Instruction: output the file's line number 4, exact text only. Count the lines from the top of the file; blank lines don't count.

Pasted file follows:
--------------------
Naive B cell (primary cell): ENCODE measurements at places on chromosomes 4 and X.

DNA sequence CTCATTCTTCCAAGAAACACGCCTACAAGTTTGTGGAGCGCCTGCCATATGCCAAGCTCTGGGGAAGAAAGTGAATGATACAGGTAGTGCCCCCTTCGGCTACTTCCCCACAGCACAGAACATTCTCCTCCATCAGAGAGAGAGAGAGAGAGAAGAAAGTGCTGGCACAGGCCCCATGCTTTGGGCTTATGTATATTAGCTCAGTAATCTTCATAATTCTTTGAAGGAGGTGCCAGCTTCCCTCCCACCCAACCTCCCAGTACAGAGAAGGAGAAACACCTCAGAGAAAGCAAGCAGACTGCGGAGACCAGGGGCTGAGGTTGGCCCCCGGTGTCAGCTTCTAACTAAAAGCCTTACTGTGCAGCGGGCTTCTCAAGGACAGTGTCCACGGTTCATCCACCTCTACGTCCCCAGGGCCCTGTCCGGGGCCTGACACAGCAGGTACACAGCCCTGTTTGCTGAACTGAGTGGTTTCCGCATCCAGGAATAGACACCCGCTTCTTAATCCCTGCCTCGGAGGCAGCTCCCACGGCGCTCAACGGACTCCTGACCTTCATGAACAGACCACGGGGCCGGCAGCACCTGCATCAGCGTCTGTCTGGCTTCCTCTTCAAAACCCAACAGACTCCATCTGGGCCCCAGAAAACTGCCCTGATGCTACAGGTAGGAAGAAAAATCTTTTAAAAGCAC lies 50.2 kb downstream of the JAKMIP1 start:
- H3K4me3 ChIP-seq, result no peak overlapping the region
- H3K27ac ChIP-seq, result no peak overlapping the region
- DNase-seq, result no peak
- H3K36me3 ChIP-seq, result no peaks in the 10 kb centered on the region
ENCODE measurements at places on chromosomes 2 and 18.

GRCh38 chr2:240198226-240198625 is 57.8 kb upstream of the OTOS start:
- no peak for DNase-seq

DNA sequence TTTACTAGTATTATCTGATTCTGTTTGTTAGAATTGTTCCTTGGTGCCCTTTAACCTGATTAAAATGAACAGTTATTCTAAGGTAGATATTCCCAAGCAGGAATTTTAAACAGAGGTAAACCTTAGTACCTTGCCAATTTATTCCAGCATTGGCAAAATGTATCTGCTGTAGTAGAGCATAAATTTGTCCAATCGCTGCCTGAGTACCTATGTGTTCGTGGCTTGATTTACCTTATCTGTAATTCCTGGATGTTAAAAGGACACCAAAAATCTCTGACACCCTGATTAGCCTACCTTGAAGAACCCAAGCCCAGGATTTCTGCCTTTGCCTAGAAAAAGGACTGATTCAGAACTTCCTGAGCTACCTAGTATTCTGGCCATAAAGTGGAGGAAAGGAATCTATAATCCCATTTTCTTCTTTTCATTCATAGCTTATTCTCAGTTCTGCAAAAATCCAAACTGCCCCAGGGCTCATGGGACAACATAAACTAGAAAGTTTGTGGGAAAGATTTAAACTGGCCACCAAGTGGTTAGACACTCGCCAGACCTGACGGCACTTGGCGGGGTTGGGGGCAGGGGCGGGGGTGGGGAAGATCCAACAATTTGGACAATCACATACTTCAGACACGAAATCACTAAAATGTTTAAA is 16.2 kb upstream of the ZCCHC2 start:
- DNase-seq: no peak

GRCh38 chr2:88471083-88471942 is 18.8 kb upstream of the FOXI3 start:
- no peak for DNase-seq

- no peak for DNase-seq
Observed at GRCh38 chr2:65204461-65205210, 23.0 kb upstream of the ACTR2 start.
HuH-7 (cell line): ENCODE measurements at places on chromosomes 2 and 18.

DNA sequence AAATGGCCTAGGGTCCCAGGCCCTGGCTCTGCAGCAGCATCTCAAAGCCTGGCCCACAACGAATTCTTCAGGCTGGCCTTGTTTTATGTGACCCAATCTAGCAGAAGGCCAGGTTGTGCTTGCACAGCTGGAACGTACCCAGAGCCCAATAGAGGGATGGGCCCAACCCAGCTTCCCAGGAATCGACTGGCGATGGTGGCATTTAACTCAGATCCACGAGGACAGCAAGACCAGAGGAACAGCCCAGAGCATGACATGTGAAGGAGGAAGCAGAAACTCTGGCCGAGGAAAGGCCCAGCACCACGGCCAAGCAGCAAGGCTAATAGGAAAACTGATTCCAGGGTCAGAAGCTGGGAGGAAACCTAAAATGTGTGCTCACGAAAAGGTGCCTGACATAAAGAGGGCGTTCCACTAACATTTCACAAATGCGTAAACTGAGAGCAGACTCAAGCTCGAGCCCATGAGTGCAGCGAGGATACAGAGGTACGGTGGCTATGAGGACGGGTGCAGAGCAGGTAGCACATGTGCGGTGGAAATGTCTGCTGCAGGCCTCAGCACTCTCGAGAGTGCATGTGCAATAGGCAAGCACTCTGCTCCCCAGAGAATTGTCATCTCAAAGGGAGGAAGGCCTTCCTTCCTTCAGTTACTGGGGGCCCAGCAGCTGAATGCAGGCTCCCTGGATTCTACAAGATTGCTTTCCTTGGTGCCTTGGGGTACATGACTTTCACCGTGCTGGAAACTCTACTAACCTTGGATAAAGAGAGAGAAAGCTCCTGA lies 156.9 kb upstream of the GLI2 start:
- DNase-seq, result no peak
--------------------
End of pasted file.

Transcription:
- H3K27ac ChIP-seq, result no peak overlapping the region